Cultivation Standards
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What constitutes acceptable degrees of cultivation that do not trigger an adverse report when plot inspections take place? Your Tenancy Agreement, Schedule 2, para 3 requires that the plot as a whole be kept clear of weeds and, “As a yardstick, at least 2/3rds should be under cultivation” If you have just taken over a plot in poor condition, the inspection team would accept that it is unreasonable to expect that standard of cultivation until your first full year had elapsed. However, a plot taken over in the spring should have at least half under cultivation by the autumn. As we now only let half plots, this should not be too onerous a task for anyone of serious intent. Remember - your Site Rep probably told you that you should not take on an allotment unless you were able to devote at least 5 or 6 hours a week during the growing season to the task! Paths along and across plots count as uncultivated areas. If you are the rear of 2 small plots (normally the “B” plot), do not forget to clear right up to the fence/hedge as this all counts as part of your plot. As for ‘cultivation’ – this is digging and planting / sowing! Many people apply plastic or weed- suppressant material to areas that they are unable to cultivate right away or want to ’rest’. This suppresses the weeds but does not count as cultivation though of course, if you plant through holes in the plastic for appropriate plants, that is acceptable. Keep the ground cultivated over winter with crops such as winter lettuce, broad beans, leeks, garlic, cabbage, purple sprouting broccoli etc. or if there is still a gap, green manures. Put something in, or the weeds will take over. Nature abhors a vacuum. See also “Plot Inspection Policy”.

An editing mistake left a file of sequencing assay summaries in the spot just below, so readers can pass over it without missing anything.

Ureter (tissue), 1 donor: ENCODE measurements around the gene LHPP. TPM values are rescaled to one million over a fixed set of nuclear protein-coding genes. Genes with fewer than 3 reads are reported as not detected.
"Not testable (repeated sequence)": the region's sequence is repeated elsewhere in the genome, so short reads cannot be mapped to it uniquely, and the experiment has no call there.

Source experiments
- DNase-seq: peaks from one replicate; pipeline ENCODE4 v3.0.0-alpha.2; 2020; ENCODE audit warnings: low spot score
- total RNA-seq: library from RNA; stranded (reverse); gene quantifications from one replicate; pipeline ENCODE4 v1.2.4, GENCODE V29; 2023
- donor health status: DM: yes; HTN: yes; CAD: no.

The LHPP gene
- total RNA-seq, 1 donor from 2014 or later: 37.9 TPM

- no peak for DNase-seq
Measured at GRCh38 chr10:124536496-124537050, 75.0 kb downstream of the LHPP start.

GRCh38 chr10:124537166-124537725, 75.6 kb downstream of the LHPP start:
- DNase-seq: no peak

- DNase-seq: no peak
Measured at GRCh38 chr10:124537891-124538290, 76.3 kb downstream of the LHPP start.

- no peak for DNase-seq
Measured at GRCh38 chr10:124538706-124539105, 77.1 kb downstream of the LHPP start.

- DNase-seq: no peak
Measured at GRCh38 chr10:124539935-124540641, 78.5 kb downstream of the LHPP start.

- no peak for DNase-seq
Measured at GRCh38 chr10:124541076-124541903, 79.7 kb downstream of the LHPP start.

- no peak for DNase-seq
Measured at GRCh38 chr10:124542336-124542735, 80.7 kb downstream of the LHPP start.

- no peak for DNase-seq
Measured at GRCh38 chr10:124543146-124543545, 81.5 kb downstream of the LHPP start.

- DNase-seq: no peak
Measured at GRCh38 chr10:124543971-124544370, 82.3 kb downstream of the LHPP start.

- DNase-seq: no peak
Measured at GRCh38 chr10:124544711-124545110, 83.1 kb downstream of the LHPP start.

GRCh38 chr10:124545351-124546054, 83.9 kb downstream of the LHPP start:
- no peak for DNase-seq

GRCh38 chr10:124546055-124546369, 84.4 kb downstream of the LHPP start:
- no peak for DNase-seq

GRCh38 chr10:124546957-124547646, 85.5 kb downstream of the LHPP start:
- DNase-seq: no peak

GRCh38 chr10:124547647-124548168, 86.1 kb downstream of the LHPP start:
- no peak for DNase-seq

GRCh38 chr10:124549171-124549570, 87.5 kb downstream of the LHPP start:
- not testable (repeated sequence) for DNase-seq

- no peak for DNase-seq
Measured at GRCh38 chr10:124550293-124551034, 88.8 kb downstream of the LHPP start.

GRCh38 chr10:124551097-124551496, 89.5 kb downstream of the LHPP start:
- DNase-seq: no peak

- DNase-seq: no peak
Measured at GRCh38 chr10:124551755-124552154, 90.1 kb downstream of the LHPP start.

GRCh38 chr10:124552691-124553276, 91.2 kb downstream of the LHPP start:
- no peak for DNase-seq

Cultivation Standards
MENU
What constitutes acceptable degrees of cultivation that do not trigger an adverse report when plot inspections take place? Your Tenancy Agreement, Schedule 2, para 3 requires that the plot as a whole be kept clear of weeds and, “As a yardstick, at least 2/3rds should be under cultivation” If you have just taken over a plot in poor condition, the inspection team would accept that it is unreasonable to expect that standard of cultivation until your first full year had elapsed. However, a plot taken over in the spring should have at least half under cultivation by the autumn. As we now only let half plots, this should not be too onerous a task for anyone of serious intent. Remember - your Site Rep probably told you that you should not take on an allotment unless you were able to devote at least 5 or 6 hours a week during the growing season to the task! Paths along and across plots count as uncultivated areas. If you are the rear of 2 small plots (normally the “B” plot), do not forget to clear right up to the fence/hedge as this all counts as part of your plot. As for ‘cultivation’ – this is digging and planting / sowing! Many people apply plastic or weed-suppressant material to areas that they are unable to cultivate right away or want to ’rest’. This suppresses the weeds but does not count as cultivation though of course, if you plant through holes in the plastic for appropriate plants, that is acceptable. Keep the ground cultivated over winter with crops such as winter lettuce, broad beans, leeks, garlic, cabbage, purple sprouting broccoli etc. or if there is still a gap, green manures. Put something in, or the weeds will take over. Nature abhors a vacuum. See also “Plot Inspection Policy”.